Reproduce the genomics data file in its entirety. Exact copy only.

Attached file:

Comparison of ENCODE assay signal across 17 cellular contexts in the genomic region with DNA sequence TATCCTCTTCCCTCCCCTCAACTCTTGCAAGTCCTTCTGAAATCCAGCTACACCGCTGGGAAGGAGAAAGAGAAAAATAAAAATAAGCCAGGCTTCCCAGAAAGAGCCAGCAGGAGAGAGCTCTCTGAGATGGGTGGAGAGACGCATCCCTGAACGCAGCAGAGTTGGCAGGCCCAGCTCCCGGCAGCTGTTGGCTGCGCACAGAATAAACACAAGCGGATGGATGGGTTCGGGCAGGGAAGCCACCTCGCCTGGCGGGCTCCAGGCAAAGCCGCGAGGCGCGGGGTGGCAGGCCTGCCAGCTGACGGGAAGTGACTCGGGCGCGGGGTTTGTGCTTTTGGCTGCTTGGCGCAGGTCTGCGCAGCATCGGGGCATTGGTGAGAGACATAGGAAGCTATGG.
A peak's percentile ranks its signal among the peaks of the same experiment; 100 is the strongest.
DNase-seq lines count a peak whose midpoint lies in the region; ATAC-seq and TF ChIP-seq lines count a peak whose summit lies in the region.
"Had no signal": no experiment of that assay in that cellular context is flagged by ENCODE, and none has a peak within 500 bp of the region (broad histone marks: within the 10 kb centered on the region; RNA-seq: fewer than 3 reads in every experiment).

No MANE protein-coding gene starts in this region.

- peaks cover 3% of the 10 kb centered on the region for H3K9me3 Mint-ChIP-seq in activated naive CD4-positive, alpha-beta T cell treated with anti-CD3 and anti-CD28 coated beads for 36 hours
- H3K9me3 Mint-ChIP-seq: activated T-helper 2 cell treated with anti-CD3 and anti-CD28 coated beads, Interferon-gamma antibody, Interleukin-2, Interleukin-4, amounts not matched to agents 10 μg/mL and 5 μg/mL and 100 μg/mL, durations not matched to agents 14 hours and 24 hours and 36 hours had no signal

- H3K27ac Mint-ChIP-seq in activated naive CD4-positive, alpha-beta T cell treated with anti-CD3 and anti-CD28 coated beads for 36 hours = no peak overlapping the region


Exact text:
Comparison of ENCODE assay signal across 17 cellular contexts in the genomic region with DNA sequence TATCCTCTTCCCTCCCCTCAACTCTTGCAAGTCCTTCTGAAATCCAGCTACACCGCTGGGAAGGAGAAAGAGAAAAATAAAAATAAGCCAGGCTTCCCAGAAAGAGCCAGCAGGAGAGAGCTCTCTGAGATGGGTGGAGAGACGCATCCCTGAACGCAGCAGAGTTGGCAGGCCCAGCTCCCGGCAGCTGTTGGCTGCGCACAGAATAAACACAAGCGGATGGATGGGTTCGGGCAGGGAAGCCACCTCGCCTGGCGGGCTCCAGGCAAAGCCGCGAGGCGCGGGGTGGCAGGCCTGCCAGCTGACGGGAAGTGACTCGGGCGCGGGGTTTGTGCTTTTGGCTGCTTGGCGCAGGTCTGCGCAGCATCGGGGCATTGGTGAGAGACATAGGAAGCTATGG.
A peak's percentile ranks its signal among the peaks of the same experiment; 100 is the strongest.
DNase-seq lines count a peak whose midpoint lies in the region; ATAC-seq and TF ChIP-seq lines count a peak whose summit lies in the region.
"Had no signal": no experiment of that assay in that cellular context is flagged by ENCODE, and none has a peak within 500 bp of the region (broad histone marks: within the 10 kb centered on the region; RNA-seq: fewer than 3 reads in every experiment).

No MANE protein-coding gene starts in this region.

- peaks cover 3% of the 10 kb centered on the region for H3K9me3 Mint-ChIP-seq in activated naive CD4-positive, alpha-beta T cell treated with anti-CD3 and anti-CD28 coated beads for 36 hours
- H3K9me3 Mint-ChIP-seq: activated T-helper 2 cell treated with anti-CD3 and anti-CD28 coated beads, Interferon-gamma antibody, Interleukin-2, Interleukin-4, amounts not matched to agents 10 μg/mL and 5 μg/mL and 100 μg/mL, durations not matched to agents 14 hours and 24 hours and 36 hours had no signal

- H3K27ac Mint-ChIP-seq in activated naive CD4-positive, alpha-beta T cell treated with anti-CD3 and anti-CD28 coated beads for 36 hours = no peak overlapping the region